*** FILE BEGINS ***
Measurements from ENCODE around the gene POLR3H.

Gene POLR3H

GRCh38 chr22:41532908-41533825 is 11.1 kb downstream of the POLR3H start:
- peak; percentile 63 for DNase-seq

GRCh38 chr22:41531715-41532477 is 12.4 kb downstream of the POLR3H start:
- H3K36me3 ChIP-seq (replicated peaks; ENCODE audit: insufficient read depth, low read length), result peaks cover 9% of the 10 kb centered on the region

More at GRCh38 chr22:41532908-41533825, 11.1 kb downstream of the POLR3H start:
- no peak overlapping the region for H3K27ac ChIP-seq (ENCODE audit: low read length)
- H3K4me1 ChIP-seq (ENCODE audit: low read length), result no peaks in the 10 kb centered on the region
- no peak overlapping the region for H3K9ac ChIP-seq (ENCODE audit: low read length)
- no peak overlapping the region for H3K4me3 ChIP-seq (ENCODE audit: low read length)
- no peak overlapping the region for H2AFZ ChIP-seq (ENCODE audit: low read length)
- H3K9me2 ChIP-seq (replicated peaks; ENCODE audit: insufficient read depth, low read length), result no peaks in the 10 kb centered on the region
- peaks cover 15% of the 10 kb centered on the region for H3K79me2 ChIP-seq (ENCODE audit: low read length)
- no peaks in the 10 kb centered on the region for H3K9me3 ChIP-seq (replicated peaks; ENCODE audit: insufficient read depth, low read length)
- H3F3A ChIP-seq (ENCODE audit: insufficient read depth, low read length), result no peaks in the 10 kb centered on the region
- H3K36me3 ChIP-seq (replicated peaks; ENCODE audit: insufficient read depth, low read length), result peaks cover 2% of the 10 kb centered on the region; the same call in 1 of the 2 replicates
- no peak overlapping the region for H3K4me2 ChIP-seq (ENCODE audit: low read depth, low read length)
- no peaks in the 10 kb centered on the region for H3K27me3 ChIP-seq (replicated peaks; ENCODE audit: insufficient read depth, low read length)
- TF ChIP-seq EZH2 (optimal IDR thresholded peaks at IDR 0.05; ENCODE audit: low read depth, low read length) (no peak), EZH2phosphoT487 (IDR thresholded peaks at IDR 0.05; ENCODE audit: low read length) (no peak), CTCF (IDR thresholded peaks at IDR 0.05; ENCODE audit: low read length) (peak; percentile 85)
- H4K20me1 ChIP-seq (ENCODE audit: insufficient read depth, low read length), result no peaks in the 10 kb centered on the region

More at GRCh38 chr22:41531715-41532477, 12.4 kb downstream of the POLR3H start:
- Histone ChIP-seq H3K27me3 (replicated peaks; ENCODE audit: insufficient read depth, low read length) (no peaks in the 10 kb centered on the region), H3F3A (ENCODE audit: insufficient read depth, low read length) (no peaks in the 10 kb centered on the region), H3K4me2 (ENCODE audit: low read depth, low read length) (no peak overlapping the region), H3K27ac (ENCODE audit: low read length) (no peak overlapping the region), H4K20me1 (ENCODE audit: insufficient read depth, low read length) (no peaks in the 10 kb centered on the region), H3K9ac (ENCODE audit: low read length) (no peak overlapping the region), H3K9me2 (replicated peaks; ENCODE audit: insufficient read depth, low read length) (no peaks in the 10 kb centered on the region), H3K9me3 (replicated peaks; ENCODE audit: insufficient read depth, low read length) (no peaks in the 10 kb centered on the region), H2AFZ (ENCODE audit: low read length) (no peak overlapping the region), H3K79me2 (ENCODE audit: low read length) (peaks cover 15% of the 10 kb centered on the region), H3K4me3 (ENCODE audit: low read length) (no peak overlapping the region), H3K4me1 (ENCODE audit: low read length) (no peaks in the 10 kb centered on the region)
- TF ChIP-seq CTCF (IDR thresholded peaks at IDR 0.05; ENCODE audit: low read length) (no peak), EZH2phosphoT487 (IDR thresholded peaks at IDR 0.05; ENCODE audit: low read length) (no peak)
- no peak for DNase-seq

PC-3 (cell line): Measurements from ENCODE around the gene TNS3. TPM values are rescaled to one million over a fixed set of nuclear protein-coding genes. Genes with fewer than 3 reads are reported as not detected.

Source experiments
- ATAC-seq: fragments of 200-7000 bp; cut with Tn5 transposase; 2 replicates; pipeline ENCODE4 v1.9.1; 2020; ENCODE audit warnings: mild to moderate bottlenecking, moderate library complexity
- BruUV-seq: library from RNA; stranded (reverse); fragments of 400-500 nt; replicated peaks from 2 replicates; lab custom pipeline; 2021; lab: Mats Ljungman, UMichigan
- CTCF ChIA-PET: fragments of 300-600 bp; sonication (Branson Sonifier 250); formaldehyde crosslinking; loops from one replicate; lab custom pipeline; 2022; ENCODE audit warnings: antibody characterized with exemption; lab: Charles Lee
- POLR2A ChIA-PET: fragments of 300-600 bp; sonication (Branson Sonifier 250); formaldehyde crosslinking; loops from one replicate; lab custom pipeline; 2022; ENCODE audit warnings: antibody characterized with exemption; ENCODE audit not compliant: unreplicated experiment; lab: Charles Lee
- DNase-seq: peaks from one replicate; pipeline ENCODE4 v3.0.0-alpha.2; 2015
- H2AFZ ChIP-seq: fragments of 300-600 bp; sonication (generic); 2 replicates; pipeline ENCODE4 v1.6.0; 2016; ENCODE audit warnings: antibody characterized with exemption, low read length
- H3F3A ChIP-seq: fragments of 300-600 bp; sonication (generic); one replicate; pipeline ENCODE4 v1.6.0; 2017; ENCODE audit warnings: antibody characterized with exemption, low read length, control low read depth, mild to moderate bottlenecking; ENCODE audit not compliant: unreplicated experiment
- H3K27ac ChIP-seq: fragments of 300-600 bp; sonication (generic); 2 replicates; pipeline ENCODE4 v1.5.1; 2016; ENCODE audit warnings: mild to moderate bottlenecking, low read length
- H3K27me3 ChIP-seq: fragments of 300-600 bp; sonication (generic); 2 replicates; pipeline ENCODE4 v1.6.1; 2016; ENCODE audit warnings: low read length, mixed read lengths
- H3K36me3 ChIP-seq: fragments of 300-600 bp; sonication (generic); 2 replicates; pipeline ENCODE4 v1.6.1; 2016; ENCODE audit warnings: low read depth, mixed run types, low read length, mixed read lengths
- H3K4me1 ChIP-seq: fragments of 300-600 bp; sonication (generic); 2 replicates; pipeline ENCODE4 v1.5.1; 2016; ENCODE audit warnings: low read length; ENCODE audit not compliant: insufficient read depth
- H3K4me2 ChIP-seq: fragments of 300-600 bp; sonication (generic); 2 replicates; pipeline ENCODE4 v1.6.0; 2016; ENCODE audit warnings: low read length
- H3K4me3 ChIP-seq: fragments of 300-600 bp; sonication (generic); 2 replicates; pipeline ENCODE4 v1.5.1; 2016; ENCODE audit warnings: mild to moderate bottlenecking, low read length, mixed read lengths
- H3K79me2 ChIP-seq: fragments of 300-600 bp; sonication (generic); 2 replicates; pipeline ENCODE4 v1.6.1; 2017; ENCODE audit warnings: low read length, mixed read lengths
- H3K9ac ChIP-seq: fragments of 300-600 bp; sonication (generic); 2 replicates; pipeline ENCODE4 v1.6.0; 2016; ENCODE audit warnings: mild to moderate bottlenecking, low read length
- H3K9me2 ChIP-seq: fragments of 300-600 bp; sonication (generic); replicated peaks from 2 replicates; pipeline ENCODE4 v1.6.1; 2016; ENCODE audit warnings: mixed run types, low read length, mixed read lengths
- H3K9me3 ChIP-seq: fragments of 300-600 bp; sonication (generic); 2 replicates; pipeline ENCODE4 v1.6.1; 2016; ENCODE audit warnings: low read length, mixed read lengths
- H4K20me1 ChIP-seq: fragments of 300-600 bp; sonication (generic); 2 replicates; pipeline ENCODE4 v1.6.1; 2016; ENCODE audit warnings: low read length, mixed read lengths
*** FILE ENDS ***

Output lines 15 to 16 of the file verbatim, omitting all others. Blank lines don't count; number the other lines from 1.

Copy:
- no peaks in the 10 kb centered on the region for H3K9me3 ChIP-seq (replicated peaks; ENCODE audit: insufficient read depth, low read length)
- H3F3A ChIP-seq (ENCODE audit: insufficient read depth, low read length), result no peaks in the 10 kb centered on the region